Lori Christensenemail:firstname.lastname@example.orgHomeroom: KCPhone: (609) 298-6900
It's that time of year again when all the preparation for school begins. Parents get nervous and children get excited! I am so pleased to have you as a part of the new KC family.
Chesterfield Elementary is a wonderful school district that carries out the school's mission statement. The staff here at Chesterfield are passionate about teaching and helping children achieve to their potential. The PTA is constantly involved as well which helps to create a warm, friendly, caring environment at Chesterfield.
As an experienced teacher, I understand some of the anxieties that you face as parents. It is my hope that where there is doubt and fear, my dedication to your children's success and my willingness to learn will instead plant seeds of confidence and peace! I eagerly anticipate the beginning of our journey together.
Welcome to Kindergarten, but more important, Welcome to KC. I look forward to productive year with you and your child. Together we will work hard to make you proud!
A Parable for Kindergarten Kindergarten Parable
A Thought from the Bottom of the Beanstalk
Once upon a time, there was a little child named Jack who was about to climb his very first beanstalk. He had a fresh haircut and a brand new backpack. Even though his friends in the neighborhood had climbed this same beanstalk almost every day last year, this was Jack’s first day and he was a little nervous. So were his parents.
Early in the morning they brought him to the foot of the beanstalk. They talked encouragingly to Jack about all of the fun he would have and how nice his giant would be. They reassured him that they would be back to pick him up at the end of the day.
For a moment, they stood together, silently holding hands, gazing up at the beanstalk. To Jack it seemed much bigger than it had been when his parents had pointed it out on the way to the store last week. His parents thought it looked big, too. They swallowed. Maybe they should have held Jack out a year . . .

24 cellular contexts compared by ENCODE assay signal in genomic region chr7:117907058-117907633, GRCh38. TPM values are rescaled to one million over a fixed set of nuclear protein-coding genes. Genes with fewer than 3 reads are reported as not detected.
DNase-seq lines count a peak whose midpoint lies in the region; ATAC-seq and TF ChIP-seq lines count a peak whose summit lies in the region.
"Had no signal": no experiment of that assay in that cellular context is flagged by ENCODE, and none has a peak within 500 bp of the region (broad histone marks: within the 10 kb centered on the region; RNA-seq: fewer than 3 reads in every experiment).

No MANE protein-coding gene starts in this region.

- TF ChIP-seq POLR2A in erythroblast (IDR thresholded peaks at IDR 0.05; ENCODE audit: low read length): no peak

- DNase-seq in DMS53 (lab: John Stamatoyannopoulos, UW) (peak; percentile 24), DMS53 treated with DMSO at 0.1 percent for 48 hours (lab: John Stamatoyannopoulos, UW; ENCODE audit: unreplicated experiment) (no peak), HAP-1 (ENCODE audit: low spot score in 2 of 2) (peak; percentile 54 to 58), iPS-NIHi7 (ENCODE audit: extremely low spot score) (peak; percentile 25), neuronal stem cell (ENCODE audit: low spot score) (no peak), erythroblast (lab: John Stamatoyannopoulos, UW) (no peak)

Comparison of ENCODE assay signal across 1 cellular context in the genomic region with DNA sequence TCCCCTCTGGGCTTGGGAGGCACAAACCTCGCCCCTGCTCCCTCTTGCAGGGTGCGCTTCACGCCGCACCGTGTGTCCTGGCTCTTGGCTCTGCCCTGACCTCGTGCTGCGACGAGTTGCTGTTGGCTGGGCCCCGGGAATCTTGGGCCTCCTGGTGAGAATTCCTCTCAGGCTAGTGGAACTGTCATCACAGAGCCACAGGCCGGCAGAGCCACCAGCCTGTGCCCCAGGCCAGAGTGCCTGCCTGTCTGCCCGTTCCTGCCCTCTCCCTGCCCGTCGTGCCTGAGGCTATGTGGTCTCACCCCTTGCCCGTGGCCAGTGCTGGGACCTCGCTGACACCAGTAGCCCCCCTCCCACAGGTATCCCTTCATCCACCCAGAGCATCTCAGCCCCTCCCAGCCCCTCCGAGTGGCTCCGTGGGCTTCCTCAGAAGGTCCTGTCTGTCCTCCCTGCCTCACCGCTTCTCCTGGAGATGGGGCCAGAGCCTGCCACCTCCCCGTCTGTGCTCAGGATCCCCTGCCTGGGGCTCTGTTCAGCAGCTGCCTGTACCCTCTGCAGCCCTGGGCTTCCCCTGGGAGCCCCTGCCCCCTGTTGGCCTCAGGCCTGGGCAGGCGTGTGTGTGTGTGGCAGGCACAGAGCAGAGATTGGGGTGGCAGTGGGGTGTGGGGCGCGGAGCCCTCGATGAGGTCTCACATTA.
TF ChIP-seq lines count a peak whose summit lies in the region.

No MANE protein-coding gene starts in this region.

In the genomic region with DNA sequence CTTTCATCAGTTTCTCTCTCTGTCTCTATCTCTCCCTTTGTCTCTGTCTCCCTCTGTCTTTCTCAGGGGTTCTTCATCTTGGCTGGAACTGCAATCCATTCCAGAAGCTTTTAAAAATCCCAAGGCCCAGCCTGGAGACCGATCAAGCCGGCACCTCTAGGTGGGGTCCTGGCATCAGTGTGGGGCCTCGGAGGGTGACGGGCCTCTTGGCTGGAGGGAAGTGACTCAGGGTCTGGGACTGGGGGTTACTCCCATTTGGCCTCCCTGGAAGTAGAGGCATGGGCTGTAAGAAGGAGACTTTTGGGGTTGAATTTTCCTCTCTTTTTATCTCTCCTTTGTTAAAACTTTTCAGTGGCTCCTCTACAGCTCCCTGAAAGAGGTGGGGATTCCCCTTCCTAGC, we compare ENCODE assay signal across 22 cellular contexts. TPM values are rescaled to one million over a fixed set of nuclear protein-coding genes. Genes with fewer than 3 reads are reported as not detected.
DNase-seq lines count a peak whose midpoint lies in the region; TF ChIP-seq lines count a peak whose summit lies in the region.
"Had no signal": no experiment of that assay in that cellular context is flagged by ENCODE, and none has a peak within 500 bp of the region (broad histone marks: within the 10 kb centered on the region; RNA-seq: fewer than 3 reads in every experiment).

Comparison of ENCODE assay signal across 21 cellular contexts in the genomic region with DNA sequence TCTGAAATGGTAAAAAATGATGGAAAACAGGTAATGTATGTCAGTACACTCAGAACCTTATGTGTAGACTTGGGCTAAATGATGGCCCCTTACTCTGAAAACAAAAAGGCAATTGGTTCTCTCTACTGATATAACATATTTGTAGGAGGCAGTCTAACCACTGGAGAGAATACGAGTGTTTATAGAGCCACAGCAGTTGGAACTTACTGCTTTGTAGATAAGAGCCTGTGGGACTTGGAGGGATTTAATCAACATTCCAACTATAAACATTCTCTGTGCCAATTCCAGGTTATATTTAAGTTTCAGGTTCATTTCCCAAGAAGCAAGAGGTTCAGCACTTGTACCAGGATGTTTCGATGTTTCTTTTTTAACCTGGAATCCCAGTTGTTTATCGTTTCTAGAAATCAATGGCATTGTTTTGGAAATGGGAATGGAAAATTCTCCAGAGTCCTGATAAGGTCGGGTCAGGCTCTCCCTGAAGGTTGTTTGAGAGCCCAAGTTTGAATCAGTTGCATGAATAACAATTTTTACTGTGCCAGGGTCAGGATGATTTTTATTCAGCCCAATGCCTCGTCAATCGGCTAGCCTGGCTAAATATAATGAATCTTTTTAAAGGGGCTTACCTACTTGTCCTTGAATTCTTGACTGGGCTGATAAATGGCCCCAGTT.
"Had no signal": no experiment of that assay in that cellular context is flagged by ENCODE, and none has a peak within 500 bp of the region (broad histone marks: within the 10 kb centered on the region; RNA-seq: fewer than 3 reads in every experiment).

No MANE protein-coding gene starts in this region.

Jack’s parents straightened his shirt one last time, patted his shoulder and smiled down at him. They promised to stay and wave while he started climbing. Jack didn’t say a word. He walked forward, grabbed a low-growing stem and slowly pulled himself up to the first leaf. He balanced there for a moment and then climbed more eagerly to the second leaf, then to the third. Soon he had vanished into a high tangle of leaves and stems with never a backward glance at his parents. They stood there at the bottom of the beanstalk, gazing up at the spot where Jack had disappeared. There was no rustle, no movement, and no sound to indicate that he was anywhere inside.
“Sometimes,” they thought, “It’s harder to be the one who waves goodbye than it is to be the one who climbs the beanstalk.” They wondered how Jack would do. Would he miss them? How would he behave? Did his giant understand that little children sometimes acted silly when they felt unsure? They fought down an urge to spring up the stalk after Jack and maybe duck behind a bean to take a peak at how he was doing. “We’d better not. What if he saw us?” They knew Jack was really old enough to handle this on his own. They reminded themselves that, after all, this was thought to be an excellent beanstalk and that everyone said his giant was not only kind but had outstanding qualifications.
It’s not so much that we’re worried about him, they thought. “It’s just that he’s growing up, and we’re going to miss him.” Jack’s parents turned to leave. “Jack is going to have lots of bigger beanstalks to climb in his life. Today is the day he starts practicing for them ... and today’s the day we’re practicing something too… cheering him on and waving good-bye.”
Note from the giant... “I understand.”
**Adapted from Johanna Purvance